3DPM is a self-penned benchmark, taking basic 3D movement algorithms used in Brownian Motion simulations and testing them for speed. High floating point performance, MHz, and IPC win in the single thread version, whereas the multithread version has to handle the threads and loves more cores. For a brief explanation of the platform agnostic coding behind this benchmark, see my forum post here.

3D Particle Movement v2.1


One frequent request over the years has been for some form of molecular dynamics simulation. Molecular dynamics forms the basis of a lot of computational biology and chemistry when modeling specific molecules, enabling researchers to find low energy configurations or potential active binding sites, especially when looking at larger proteins. We’re using the NAMD software here, or Nanoscale Molecular Dynamics, often cited for its parallel efficiency. Unfortunately the version we’re using is limited to 64 threads on Windows, but we can still use it to analyze our processors. We’re simulating the ApoA1 protein for 10 minutes, and reporting back the ‘nanoseconds per day’ that our processor can simulate. Molecular dynamics is so complex that yes, you can spend a day simply calculating a nanosecond of molecular movement.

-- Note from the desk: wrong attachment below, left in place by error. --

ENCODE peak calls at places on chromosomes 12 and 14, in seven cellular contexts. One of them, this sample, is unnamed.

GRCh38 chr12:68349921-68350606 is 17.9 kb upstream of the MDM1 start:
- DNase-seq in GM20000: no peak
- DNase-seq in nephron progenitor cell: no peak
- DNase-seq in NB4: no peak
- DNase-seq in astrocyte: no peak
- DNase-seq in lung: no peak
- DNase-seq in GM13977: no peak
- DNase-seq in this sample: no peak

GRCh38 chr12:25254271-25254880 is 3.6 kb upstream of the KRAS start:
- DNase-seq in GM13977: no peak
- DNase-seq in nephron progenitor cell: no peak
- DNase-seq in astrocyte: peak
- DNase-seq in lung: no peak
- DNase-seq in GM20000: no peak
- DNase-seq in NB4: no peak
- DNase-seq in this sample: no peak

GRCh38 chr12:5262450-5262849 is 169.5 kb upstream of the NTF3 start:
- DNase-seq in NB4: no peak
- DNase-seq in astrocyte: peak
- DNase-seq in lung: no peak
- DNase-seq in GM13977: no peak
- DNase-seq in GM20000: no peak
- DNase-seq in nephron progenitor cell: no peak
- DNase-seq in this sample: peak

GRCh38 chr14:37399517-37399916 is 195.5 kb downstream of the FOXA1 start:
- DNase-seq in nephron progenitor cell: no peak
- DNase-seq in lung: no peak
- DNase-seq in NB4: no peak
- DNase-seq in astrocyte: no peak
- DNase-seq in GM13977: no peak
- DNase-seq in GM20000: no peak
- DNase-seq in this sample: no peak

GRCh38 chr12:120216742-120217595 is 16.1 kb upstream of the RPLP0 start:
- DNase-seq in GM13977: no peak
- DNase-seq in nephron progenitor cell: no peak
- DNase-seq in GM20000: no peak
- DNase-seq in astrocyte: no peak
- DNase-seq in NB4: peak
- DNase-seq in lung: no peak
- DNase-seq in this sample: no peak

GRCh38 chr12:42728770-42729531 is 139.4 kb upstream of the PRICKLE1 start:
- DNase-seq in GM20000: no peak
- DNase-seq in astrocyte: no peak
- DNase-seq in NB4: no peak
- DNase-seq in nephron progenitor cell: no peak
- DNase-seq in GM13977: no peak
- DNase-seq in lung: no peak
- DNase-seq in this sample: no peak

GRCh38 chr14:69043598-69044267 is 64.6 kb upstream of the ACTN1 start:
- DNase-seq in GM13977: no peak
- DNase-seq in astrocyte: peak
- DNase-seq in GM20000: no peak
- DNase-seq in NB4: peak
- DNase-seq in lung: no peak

NAMD 2.31 Molecular Dynamics (ApoA1)

Application Load: GIMP 2.10.4

One of the most important aspects about user experience and workflow is how fast does a system respond. A good test of this is to see how long it takes for an application to load. Most applications these days, when on an SSD, load fairly instantly, however some office tools require asset pre-loading before being available. Most operating systems employ caching as well, so when certain software is loaded repeatedly (web browser, office tools), then can be initialized much quicker.

In our last suite, we tested how long it took to load a large PDF in Adobe Acrobat. Unfortunately this test was a nightmare to program for, and didn’t transfer over to Win10 RS3 easily. In the meantime we discovered an application that can automate this test, and we put it up against GIMP, a popular free open-source online photo editing tool, and the major alternative to Adobe Photoshop. We set it to load a large 50MB design template, and perform the load 10 times with 10 seconds in-between each. Due to caching, the first 3-5 results are often slower than the rest, and time to cache can be inconsistent, we take the average of the last five results to show CPU processing on cached loading.

AppTimer: GIMP 2.10.4

For Z490 we are running using Windows 10 64-bit with the 1909 update.

Grand Theft Auto V

The highly anticipated iteration of the Grand Theft Auto franchise hit the shelves on April 14th 2015, with both AMD and NVIDIA in tow to help optimize the title. GTA doesn’t provide graphical presets, but opens up the options to users and extends the boundaries by pushing even the hardest systems to the limit using Rockstar’s Advanced Game Engine under DirectX 11. Whether the user is flying high in the mountains with long draw distances or dealing with assorted trash in the city, when cranked up to maximum it creates stunning visuals but hard work for both the CPU and the GPU.